Given different dynamics in the larger world economy, quite different patterns of sectarianism might be expected. Under more stagnant conditions, for example, social disruption may be present, but resources are likely to be lacking to transform dislocation into orderly social movements. Theories of world order also point to the importance of different patterns and rates of incorporation into the dominant economy. While workers were being drawn into the industrial labor force as individual breadwinners in Europe during the nineteenth century, for example, other workers in Europe’s colonies were being drawn into a permanent state of dependence as producers of raw commodities — in mines and on plantations. Under these circumstances, as Eric Wolf and others have shown, religious movements were less likely to take the form of sects at all, and when they did, they seldom followed the path of their counterparts in Europe in becoming prosperous middle-class churches.9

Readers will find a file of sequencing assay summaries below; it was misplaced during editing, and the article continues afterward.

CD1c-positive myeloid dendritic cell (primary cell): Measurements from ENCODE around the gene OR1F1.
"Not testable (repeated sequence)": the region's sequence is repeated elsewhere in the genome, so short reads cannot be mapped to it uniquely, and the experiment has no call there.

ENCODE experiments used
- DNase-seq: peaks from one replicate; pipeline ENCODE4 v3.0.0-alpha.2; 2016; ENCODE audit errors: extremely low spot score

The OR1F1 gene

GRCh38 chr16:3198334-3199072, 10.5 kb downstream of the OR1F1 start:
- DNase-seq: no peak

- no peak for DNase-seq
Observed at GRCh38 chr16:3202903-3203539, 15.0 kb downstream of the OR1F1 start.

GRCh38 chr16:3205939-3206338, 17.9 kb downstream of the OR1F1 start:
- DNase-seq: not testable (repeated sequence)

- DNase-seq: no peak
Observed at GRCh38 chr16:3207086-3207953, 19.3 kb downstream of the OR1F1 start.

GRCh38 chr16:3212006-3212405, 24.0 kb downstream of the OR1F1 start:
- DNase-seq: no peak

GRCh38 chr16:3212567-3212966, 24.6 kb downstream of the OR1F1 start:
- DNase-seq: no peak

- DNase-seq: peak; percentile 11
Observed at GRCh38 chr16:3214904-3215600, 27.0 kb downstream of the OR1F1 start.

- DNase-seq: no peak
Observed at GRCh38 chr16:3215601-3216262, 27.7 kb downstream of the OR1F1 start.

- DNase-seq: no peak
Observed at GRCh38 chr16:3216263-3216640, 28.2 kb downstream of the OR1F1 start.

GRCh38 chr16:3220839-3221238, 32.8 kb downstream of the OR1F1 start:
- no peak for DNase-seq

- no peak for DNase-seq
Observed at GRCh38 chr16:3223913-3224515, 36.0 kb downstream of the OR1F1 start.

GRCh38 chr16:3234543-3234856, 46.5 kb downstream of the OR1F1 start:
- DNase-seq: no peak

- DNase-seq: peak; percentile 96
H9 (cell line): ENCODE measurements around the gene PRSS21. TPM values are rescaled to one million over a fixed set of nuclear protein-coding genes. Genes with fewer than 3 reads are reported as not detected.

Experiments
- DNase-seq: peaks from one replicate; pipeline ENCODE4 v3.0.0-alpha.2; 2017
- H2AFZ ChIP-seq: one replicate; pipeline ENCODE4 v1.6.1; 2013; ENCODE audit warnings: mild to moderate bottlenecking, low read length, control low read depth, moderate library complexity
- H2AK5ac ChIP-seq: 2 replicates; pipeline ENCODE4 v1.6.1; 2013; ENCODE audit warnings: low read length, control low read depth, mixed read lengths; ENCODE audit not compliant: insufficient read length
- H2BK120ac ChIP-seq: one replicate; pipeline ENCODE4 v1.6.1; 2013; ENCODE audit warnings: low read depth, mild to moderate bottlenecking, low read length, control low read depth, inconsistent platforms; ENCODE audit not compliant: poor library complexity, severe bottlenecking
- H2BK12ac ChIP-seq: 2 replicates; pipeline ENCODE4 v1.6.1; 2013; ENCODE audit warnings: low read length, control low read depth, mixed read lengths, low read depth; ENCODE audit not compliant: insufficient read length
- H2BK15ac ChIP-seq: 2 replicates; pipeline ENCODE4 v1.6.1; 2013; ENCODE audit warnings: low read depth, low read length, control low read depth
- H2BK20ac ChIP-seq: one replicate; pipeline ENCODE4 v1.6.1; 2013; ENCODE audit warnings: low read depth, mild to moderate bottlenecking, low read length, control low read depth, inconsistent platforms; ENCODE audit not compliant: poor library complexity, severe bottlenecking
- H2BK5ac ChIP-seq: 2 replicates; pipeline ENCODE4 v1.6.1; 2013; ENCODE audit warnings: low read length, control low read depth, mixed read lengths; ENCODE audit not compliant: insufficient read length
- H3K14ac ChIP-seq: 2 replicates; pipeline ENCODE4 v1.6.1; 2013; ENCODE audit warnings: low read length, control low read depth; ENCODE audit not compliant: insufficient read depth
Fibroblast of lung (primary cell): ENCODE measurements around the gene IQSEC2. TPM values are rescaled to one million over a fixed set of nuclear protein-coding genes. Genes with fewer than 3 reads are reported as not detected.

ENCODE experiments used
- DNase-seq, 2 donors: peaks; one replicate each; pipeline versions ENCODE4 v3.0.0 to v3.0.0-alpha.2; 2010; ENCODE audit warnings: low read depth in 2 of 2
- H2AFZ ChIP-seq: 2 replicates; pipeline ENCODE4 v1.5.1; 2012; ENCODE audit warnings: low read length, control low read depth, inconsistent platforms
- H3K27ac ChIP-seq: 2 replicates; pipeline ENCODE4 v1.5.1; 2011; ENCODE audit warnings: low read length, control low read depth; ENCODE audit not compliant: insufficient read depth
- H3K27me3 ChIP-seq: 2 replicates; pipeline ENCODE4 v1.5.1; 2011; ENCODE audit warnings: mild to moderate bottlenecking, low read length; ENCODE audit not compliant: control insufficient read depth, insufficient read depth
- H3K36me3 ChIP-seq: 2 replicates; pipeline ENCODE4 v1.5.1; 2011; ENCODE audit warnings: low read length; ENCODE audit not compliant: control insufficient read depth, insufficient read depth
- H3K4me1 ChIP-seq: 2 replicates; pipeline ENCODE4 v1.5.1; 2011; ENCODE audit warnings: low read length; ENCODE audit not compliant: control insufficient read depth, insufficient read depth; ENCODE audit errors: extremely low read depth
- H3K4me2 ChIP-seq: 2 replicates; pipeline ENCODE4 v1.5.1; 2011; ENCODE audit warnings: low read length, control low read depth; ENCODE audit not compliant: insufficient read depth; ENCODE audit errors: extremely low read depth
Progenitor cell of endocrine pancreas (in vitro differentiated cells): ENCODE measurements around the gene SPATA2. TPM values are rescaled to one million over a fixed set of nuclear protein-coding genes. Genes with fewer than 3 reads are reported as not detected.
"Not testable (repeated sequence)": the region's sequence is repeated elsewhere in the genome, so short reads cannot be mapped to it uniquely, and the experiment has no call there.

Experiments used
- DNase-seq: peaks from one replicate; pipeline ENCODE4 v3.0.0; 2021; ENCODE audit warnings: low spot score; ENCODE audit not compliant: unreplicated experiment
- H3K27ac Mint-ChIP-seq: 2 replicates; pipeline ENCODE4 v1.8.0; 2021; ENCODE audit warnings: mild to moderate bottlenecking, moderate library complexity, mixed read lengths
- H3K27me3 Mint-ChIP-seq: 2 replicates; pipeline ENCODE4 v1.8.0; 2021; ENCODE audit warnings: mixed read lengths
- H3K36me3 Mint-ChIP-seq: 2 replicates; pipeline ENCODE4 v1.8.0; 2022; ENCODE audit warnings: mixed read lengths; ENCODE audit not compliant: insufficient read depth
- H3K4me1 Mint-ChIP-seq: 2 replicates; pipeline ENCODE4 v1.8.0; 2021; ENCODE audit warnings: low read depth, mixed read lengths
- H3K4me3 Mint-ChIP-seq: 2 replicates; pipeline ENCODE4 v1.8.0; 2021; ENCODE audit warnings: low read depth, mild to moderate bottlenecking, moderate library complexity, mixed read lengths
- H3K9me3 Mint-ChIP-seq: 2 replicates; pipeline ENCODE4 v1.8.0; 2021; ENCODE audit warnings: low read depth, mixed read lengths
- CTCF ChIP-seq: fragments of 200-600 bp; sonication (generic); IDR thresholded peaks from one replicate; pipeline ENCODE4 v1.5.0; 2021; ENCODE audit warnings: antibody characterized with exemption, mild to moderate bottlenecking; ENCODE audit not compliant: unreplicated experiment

Of course, this is to paint with a very broad historical brush. Some empirical rigor, as well as clearer applicability to the present situation in the United States, can be added by drawing on the results of recent research on sectarian schisms. Two of my colleagues, Robert Liebman and John Sutton, and I recently developed a data set for 175 Protestant denominations in the United States from 1890 to 1980. The data cover all denominations that were part of the four major Protestant families and that had at least 1,000 members at some point during this period. They include 55 Baptist denominations, 50 Lutheran denominations, 34 Methodist denominations, and 36 Presbyterian or Reformed denominations. Among these denominations there were 55 schisms, all of which resulted in the formation of new denominations. Formally, the resulting organizations meet the definition of sectarianism, although for present purposes their actual conformity in substance to the definition of sect is unimportant. Thus far, we have examined only a small number of the potential explanatory factors that might account for the occurrence of these schisms. Using a variant of instantaneous hazard analysis, we have, however, been able to rule out differences associated with denominational family and church polity types — that is, the evidence indicates that denominations with congregational polities are no more and no less likely than denominations with presbyterial or episcopal polities to experience schisms. We were also able to show significant effects from four contextual variables. Rates of schisms were positively associated with the size of the parent denomination, negatively associated with membership in the National Council of Churches (and its predecessor, the Federal Council of Churches), positively associated with rates of failure among business organizations, and curvilinearly associated with the density of other schisms in the religious environment. Descriptively, these results produced rates of schisms that were highest in the 1930s and 1960s, although no decade in the past century was free of schisms.10